Archaeology in the News: Written in encrypted ancient Hebrew, one of the last unpublished Dead Sea Scrolls has finally been deciphered by a University of Haifa post-doctoral researcher. According to Dr. Eshbal Ratson, the almost impossible year-long mission was like “putting together a jigsaw puzzle — without knowing what was the picture.”
Using hi-tech images provided by the Israel Antiquity Authority’s Leon Levy Dead Sea Scrolls Digital Library, Ratson, 38, spent countless hours in front of her computer manipulating, deciphering and joining the 60 minuscule “puzzle pieces” which now form a comprehensive “calendrical scroll,” a document which outlines the intricate mathematical computations used by the Qumran sect to set the rhythm of their year and way of life.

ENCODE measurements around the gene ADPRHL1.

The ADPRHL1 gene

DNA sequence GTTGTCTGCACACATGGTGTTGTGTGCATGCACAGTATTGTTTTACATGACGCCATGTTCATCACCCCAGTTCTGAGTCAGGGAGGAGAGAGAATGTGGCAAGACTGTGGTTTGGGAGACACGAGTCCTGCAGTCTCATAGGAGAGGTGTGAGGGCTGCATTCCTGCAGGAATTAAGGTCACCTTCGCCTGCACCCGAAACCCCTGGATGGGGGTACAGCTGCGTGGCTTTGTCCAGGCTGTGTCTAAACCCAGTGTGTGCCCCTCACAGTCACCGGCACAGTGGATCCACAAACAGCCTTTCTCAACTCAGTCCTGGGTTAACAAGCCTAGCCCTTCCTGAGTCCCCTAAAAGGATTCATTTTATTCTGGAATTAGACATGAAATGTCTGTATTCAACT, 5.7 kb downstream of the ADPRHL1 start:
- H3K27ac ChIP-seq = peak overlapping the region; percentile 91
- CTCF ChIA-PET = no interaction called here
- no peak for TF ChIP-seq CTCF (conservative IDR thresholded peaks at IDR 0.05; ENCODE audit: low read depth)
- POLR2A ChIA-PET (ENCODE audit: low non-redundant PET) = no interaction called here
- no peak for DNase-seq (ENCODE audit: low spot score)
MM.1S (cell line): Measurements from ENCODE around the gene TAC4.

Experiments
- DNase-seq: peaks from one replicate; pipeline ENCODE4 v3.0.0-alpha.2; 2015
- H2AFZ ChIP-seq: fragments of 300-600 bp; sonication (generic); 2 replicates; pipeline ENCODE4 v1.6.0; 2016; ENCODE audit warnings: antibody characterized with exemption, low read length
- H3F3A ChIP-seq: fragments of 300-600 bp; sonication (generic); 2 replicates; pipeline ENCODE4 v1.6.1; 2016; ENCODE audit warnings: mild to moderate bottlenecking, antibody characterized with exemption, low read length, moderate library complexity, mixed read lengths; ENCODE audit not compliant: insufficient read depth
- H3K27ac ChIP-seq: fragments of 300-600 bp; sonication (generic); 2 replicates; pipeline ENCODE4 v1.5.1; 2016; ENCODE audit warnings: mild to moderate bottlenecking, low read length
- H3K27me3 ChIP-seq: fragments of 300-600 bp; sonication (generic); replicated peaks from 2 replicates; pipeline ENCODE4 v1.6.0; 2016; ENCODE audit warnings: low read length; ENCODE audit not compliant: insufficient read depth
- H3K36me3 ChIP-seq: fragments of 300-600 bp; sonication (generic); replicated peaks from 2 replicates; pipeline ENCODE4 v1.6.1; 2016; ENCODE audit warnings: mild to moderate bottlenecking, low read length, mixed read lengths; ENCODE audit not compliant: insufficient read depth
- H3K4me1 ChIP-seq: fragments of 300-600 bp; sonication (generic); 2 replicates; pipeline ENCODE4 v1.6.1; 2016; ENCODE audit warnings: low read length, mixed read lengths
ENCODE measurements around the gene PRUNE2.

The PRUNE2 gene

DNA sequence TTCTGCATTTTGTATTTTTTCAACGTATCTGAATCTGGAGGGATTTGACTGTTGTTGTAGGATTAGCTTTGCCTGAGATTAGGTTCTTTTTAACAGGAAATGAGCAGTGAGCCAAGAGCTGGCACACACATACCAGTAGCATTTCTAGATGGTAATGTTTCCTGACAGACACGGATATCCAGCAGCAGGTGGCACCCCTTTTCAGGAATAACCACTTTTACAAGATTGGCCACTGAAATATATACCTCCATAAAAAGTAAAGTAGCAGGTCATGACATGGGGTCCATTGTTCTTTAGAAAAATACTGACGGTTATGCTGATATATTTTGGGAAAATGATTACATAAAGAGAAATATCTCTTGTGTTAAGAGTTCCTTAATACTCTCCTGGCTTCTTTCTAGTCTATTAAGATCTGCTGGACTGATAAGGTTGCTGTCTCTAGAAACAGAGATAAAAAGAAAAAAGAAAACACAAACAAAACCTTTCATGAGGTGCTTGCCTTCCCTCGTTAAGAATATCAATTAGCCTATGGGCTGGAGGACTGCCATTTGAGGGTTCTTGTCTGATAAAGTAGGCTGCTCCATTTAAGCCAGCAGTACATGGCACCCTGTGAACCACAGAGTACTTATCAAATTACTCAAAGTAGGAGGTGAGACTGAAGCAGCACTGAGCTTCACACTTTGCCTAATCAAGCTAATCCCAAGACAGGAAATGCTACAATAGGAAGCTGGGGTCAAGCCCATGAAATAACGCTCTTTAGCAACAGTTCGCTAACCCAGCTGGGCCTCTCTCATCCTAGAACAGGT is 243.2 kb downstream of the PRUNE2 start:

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Researchers have deciphered one of the two remaining unpublished Dead Sea Scrolls, laying eyes on an ancient, secret code inscribed on parchment more than 2,000 years ago.
It wasn’t easy to do. Over the course of a year, scholars had to painstakingly reassemble over 60 tiny fragments of text, frayed into tatters over millennia.
To make things even harder, what was written on them wasn’t intended for just anyone to read – and had been encrypted in a long-forgotten cipher.
“The scroll is written in code, but its actual content is simple and well-known, and there was no reason to conceal it,” the researchers, Eshbal Ratson and Jonathan Ben-Dov from the University of Haifa in Israel, explain.